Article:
Oh Google! You’ve done it again! You have taken a good idea—one that could help creativity–and once again blotted your copybook by antagonizing the creative community you profess to serve. Yet again you have turned a blind eye to the rights of writers and creators to serve your own ends, all in the name of “progress”.
First it was the digitizing of all those books in public libraries—without the approval of the authors of those works. Then, once the works were digitized you indexed them by putting up large excerpts on the web for free use without as much as a “by your leave” to the copyright holders. While this could be seen as somewhat akin to a digital version of flipping through a book in a library, looking at excerpts, there is a big difference because a) the library has purchased the book and b) the library’s users are all pre-qualified in some way, as residents or students for example. I know that this “transformative use” has been ruled to be within the four corners of fair use by the US courts, but it doesn’t mean that it is morally right.
The argument in support of posting digital excerpts supposes that this does not unreasonably compromise the rights of the authors since the availability of the excerpts might prompt readers to acquire the work. Well, maybe. In my own case, I have seen it work both ways. In doing an Internet search, I came across the key words I was looking for in a Google book excerpt. But lo and behold, the excerpt contained exactly enough information to satisfy my needs, and I went no further. In another case, the excerpt whetted my appetite and prompted me to do a deeper dive, and I eventually purchased access to the book. I am not sure what percentage of the reading public is now buying more, and what portion is buying less as a result of Google’s online excerpts, and I guess there is no sure way to find out. The only thing that is certain is that book sales are dropping.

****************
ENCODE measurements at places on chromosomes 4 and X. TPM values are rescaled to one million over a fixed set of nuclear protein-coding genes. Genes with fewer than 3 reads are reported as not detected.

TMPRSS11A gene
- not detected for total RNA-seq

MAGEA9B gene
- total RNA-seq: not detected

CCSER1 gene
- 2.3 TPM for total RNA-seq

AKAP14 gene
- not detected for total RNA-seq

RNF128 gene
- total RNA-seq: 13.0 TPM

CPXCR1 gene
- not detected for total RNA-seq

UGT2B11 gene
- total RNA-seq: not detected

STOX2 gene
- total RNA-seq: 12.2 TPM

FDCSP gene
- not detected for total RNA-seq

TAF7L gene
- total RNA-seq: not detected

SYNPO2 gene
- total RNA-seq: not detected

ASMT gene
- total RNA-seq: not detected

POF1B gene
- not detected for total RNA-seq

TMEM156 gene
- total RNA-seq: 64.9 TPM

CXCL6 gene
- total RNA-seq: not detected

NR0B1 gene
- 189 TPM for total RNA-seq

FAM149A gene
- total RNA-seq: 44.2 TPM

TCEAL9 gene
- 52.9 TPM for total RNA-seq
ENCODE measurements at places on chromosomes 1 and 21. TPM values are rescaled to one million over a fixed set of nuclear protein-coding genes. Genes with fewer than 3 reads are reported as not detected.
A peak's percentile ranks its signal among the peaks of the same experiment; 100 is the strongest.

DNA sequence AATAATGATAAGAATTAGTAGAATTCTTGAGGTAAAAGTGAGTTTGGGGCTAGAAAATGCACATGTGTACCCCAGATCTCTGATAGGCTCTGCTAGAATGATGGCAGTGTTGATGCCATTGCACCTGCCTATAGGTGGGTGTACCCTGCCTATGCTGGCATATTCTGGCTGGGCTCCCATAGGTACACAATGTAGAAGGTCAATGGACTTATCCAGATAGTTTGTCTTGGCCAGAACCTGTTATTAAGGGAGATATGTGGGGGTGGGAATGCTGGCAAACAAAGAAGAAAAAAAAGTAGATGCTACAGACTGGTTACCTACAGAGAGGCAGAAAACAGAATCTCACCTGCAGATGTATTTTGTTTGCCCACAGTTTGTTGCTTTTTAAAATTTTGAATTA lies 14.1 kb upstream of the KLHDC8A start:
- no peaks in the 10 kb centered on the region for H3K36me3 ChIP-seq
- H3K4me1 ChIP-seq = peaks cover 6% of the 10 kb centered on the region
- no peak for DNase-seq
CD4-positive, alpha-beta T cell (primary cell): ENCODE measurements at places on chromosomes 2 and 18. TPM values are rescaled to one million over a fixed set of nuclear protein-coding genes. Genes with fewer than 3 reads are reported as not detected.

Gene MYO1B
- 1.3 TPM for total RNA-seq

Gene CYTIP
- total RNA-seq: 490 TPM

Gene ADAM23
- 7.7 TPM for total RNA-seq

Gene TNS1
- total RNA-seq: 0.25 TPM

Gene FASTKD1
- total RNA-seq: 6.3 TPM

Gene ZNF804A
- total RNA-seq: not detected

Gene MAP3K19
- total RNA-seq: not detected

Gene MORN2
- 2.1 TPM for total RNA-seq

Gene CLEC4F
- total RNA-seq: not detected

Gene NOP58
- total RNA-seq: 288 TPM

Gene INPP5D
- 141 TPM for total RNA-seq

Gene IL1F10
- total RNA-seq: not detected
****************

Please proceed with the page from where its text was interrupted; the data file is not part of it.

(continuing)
Now Google is using OPC (other peoples’ content) in new ways, this time in the realm of Artificial Intelligence (AI). The Guardian has reported that to help develop their AI product, researchers at Google have scooped up thousands of pages of novels found on the Internet, allegedly by “unpublished authors” and fed them into their system so as to teach their bots the logical and customary use and sequence of language. The works were drawn from a collection of 11,000 books known as the “Books Corpus” assembled by a group of academic researchers who accessed most of them from Smashwords. How the authors of the works used to train the bots could be described as “unpublished” is hard to understand since theraison d’etre of Smashwords is to publish independent writing. The fact that the free works were available on Smashwords is prima facie evidence that they were published, not to mention the fact that some of the works included specific copyright declarations. The creators of the “Books Corpus” bear some of the responsibility for disrespecting author’s rights, but Google has compounded it. And they are not apologetic. According to the Guardian, a Google spokesperson responded with “It doesn’t harm the authors and is done for a very different purpose from the authors’, so it’s fair use under US law.”